The lecture will delve into the emergence of concepts such as territory and landscape as the basis for the renewal of design practices in architecture and urbanism. This process is concerned, on the one hand with research on anthropogenically created geomorphological formations or ‘created’ ground, and on the other with social, political and economic forces that drive and choreograph these environments.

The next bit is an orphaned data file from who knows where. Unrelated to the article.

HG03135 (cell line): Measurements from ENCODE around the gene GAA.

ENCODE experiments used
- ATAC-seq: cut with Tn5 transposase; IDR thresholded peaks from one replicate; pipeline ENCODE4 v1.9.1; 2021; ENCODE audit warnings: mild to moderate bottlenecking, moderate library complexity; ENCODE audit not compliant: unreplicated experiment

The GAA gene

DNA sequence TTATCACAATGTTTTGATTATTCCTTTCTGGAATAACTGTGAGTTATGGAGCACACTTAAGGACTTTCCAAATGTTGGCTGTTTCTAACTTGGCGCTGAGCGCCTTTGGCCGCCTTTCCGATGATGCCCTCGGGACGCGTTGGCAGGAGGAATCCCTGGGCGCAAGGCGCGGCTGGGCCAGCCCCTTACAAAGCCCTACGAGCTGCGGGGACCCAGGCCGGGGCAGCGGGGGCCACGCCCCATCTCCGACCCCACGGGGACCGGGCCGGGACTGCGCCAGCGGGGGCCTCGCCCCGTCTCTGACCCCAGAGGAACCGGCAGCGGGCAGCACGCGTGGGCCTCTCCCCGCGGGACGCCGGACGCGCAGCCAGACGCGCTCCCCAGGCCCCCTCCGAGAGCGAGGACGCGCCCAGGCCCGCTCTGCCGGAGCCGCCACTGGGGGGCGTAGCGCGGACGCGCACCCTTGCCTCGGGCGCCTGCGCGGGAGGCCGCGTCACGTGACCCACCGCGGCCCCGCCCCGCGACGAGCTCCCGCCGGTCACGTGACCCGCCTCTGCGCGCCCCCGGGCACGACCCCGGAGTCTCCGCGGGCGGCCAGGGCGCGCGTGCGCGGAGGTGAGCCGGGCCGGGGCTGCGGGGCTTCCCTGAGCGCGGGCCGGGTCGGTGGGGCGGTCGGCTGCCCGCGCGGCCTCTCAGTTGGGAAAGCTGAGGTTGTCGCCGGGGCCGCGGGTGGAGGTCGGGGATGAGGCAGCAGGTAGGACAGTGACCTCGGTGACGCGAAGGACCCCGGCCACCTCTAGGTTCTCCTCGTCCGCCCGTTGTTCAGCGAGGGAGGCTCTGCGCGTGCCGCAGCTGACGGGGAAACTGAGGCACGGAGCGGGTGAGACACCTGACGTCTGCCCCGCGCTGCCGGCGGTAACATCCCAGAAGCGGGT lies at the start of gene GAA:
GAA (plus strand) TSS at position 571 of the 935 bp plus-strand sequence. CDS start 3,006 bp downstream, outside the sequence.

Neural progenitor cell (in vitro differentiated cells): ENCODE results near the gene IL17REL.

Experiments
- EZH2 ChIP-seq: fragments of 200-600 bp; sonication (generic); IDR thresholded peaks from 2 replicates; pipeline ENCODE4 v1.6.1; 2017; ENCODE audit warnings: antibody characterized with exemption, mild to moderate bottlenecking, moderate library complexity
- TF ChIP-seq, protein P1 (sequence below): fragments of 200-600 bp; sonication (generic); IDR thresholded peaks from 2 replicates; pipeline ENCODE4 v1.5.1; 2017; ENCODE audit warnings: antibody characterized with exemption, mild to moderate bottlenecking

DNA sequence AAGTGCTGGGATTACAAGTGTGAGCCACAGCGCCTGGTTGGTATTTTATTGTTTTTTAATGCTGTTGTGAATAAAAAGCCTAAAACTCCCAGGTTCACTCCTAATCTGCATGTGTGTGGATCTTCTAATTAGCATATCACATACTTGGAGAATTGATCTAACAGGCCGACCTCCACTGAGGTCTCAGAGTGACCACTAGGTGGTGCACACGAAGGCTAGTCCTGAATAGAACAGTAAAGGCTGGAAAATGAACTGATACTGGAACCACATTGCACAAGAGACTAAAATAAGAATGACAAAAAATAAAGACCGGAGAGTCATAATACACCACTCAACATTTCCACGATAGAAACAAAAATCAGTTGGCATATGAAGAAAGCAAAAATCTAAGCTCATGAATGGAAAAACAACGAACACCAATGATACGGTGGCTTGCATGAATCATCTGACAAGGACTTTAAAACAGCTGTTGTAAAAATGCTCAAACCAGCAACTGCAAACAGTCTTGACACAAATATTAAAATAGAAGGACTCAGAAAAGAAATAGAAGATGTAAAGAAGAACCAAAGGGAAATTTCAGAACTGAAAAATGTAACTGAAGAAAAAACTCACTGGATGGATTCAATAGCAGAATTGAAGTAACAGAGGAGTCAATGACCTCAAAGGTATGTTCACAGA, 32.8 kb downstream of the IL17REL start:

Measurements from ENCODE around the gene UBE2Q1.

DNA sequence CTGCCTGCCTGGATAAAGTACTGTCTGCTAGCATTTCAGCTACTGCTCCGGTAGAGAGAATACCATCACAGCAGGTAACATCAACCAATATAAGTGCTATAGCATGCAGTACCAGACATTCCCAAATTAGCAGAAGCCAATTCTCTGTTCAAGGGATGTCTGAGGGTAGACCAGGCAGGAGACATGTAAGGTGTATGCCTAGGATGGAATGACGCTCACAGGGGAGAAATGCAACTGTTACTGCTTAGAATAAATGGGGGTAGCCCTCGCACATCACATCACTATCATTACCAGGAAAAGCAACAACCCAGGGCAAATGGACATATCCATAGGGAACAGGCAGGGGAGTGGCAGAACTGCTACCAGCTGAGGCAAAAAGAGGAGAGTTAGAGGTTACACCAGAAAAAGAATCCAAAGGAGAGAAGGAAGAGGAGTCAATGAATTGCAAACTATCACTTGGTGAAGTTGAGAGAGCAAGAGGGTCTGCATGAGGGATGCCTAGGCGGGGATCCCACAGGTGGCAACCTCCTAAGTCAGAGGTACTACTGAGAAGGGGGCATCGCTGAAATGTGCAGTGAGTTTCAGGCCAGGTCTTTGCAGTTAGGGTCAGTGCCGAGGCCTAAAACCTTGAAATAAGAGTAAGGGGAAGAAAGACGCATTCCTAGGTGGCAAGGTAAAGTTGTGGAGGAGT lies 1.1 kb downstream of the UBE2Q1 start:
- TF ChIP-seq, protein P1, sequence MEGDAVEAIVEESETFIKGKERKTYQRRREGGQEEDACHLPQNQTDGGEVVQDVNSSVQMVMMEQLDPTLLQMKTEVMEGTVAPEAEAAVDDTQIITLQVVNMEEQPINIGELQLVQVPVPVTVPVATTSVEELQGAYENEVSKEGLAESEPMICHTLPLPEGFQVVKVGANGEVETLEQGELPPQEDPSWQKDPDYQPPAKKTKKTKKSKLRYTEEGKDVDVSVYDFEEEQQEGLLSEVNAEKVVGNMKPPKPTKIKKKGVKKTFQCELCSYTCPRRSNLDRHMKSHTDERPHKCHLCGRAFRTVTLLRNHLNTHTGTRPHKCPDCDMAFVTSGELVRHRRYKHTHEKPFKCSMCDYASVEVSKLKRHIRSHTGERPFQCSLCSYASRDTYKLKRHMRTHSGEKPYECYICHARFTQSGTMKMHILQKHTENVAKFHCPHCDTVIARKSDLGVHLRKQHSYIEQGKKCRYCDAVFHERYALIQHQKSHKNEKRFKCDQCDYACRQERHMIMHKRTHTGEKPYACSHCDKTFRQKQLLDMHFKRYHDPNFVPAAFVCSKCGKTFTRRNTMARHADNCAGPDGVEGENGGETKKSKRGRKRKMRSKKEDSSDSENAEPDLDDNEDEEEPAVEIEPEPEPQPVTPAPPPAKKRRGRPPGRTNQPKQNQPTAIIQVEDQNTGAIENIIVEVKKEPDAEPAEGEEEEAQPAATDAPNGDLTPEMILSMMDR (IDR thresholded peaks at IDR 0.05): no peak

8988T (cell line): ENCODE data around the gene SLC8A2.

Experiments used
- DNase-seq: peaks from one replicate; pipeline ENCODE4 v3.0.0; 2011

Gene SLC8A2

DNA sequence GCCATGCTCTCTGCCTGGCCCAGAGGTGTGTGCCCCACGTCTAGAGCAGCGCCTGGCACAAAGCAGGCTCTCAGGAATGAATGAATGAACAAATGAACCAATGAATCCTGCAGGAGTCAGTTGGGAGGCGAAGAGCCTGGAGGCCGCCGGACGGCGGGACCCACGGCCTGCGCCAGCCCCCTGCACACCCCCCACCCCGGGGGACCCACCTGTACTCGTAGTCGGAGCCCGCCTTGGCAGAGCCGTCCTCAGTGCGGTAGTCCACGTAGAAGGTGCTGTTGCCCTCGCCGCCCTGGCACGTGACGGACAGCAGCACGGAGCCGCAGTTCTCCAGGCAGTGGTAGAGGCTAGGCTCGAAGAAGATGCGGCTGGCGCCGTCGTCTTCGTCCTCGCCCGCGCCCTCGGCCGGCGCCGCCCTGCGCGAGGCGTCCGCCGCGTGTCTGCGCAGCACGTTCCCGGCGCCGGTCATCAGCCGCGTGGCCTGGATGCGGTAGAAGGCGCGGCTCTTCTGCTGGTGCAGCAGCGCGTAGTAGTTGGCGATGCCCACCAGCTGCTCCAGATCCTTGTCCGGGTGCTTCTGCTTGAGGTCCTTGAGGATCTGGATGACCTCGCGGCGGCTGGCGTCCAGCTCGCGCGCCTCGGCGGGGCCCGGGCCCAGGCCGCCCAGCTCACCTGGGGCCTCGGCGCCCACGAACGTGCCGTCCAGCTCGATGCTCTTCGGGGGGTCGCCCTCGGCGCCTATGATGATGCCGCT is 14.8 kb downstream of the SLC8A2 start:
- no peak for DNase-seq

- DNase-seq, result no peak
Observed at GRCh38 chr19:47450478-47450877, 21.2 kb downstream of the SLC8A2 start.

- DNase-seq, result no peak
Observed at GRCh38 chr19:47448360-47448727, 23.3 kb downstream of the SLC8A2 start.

The understanding of territory and landscape is the concern of various disciplines and professionals, such as geologists, sociologists, geographers, political ecologist and environmentalists, but it is the architects and urbanists who see them, though trans-disciplinary collaboration, as the core materials to reimagine the design of future territories. Landscape and territory are understood as cultural or spatial productions, derived from a constant and relentless interplay of human and natural activity – full of conflicts, struggles, alterations, and shifts, within or outside legal or institutional frameworks. This understanding broadens our idea of landscape and territory as intrinsically engaged with design practices and as the result of specific historical processes with political consequences.